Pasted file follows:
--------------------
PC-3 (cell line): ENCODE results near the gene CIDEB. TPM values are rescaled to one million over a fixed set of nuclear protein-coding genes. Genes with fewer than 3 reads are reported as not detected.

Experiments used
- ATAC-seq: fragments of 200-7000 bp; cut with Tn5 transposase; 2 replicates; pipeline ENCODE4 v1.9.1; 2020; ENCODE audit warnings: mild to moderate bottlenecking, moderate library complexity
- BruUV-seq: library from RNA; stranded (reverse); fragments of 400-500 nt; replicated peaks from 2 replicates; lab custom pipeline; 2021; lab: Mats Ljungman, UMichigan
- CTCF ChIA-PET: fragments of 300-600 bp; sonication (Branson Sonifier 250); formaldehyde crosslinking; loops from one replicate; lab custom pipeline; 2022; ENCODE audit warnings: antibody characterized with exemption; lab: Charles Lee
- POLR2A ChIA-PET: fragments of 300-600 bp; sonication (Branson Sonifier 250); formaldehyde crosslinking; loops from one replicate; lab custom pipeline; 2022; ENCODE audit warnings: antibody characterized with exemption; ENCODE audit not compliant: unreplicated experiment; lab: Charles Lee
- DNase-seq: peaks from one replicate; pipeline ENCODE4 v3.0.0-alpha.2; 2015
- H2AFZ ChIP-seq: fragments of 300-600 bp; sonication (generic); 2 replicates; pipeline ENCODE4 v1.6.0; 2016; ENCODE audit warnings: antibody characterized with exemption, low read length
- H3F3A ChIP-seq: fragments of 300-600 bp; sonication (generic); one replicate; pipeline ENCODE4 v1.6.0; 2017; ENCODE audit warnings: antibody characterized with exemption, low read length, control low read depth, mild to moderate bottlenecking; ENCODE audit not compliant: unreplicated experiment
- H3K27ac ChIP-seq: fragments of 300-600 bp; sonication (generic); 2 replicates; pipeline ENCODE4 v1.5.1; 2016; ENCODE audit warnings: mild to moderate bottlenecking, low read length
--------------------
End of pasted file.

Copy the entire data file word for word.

PC-3 (cell line): ENCODE results near the gene CIDEB. TPM values are rescaled to one million over a fixed set of nuclear protein-coding genes. Genes with fewer than 3 reads are reported as not detected.

Experiments used
- ATAC-seq: fragments of 200-7000 bp; cut with Tn5 transposase; 2 replicates; pipeline ENCODE4 v1.9.1; 2020; ENCODE audit warnings: mild to moderate bottlenecking, moderate library complexity
- BruUV-seq: library from RNA; stranded (reverse); fragments of 400-500 nt; replicated peaks from 2 replicates; lab custom pipeline; 2021; lab: Mats Ljungman, UMichigan
- CTCF ChIA-PET: fragments of 300-600 bp; sonication (Branson Sonifier 250); formaldehyde crosslinking; loops from one replicate; lab custom pipeline; 2022; ENCODE audit warnings: antibody characterized with exemption; lab: Charles Lee
- POLR2A ChIA-PET: fragments of 300-600 bp; sonication (Branson Sonifier 250); formaldehyde crosslinking; loops from one replicate; lab custom pipeline; 2022; ENCODE audit warnings: antibody characterized with exemption; ENCODE audit not compliant: unreplicated experiment; lab: Charles Lee
- DNase-seq: peaks from one replicate; pipeline ENCODE4 v3.0.0-alpha.2; 2015
- H2AFZ ChIP-seq: fragments of 300-600 bp; sonication (generic); 2 replicates; pipeline ENCODE4 v1.6.0; 2016; ENCODE audit warnings: antibody characterized with exemption, low read length
- H3F3A ChIP-seq: fragments of 300-600 bp; sonication (generic); one replicate; pipeline ENCODE4 v1.6.0; 2017; ENCODE audit warnings: antibody characterized with exemption, low read length, control low read depth, mild to moderate bottlenecking; ENCODE audit not compliant: unreplicated experiment
- H3K27ac ChIP-seq: fragments of 300-600 bp; sonication (generic); 2 replicates; pipeline ENCODE4 v1.5.1; 2016; ENCODE audit warnings: mild to moderate bottlenecking, low read length